The Atlantic

‘One Way We Push Back Against Evil Is Through the Leaders We Elect’

Pastor Robert Jeffress talks about his support for Donald Trump—and why Christians have an obligation to be involved in politics.
Source: Yuri Gripas / Reuters

Last Friday, President Donald Trump tweeted out an endorsement of a “great book” by “a wonderful man”: A Place Called Heaven, a new work on the afterlife by Pastor Robert Jeffress of First Baptist church in Dallas. Jeffress is a member of Trump’s informal council of evangelical advisors and has backed many of the president’s controversial decisions, including war of words with North Korea. “God has given Trump authority to take out Kim Jong Un,” Jeffress said in August.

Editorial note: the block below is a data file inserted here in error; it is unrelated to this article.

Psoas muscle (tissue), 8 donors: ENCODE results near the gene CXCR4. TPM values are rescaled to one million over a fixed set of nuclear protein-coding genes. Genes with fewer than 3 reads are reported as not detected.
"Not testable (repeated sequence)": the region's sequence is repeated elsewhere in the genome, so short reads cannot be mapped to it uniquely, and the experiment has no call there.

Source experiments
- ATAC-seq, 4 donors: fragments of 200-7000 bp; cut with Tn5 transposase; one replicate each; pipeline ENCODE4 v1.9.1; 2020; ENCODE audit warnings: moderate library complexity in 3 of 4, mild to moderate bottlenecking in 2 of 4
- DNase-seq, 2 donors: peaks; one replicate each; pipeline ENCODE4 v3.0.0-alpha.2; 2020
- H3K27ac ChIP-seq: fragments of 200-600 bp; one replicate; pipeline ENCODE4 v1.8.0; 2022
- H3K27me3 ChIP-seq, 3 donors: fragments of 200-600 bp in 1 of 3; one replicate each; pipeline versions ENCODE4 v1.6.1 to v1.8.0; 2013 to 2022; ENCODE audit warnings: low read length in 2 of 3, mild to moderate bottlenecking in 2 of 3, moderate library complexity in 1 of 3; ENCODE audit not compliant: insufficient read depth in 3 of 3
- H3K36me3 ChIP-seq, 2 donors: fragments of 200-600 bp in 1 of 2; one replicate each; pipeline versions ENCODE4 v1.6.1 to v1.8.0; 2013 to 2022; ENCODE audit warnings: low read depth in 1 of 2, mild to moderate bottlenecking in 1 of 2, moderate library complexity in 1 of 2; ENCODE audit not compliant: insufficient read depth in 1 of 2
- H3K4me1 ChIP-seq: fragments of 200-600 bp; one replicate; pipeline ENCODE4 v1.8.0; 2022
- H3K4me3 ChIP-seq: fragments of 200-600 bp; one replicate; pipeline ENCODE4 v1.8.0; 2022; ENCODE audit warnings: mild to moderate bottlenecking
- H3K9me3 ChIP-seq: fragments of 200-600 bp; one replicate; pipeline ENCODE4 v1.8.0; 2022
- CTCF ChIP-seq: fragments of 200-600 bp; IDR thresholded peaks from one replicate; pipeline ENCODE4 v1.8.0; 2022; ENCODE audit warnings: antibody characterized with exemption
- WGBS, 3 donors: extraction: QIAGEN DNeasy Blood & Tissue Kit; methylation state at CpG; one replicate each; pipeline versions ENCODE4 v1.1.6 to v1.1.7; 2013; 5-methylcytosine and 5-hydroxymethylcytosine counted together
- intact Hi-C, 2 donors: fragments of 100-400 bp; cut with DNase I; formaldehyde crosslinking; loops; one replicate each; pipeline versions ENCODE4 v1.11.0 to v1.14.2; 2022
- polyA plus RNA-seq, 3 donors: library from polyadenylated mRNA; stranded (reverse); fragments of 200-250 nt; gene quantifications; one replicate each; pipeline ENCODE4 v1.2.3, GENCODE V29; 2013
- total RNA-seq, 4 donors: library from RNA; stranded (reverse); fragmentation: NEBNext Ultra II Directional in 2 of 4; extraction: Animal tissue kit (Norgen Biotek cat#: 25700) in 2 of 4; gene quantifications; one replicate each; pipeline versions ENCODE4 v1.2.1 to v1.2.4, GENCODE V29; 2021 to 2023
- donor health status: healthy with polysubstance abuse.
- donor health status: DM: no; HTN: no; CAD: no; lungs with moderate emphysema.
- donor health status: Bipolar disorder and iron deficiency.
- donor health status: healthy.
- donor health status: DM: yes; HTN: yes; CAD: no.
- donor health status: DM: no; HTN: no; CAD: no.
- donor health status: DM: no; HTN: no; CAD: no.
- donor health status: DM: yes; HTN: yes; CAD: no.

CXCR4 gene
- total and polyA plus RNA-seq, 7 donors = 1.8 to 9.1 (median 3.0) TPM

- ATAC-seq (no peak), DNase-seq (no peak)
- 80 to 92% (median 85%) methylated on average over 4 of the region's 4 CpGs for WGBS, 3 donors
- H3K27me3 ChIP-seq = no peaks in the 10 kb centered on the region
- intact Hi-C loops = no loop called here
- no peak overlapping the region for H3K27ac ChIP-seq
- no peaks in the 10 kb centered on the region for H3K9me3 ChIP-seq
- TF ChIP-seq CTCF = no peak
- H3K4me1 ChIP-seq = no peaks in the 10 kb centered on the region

Then, last Saturday, Jeffress announced on Twitter that he would host the Fox News anchor Sean Hannity at his church on Sunday. Critics ranging from the political commentator Erick Erickson to Senator Ben Sasse of Nebraska replied caustically. According to Erickson, the pastor “seems more committed to Trump’s America than Jesus’s eternity.” In an interview, Jeffress responded critically, wondering if Sasse and others would criticize religious leaders who were involved in the American revolution, the abolition of slavery, and the civil-rights movement.

Jeffress, who sees himself as Trump’s “most vocal and visible evangelical spokesman,” embodies a distinct school of thought about the way Christians should relate to politics. During his sermon the day Hannity came, Jeffress spoke about Supreme Court decisions that he felt

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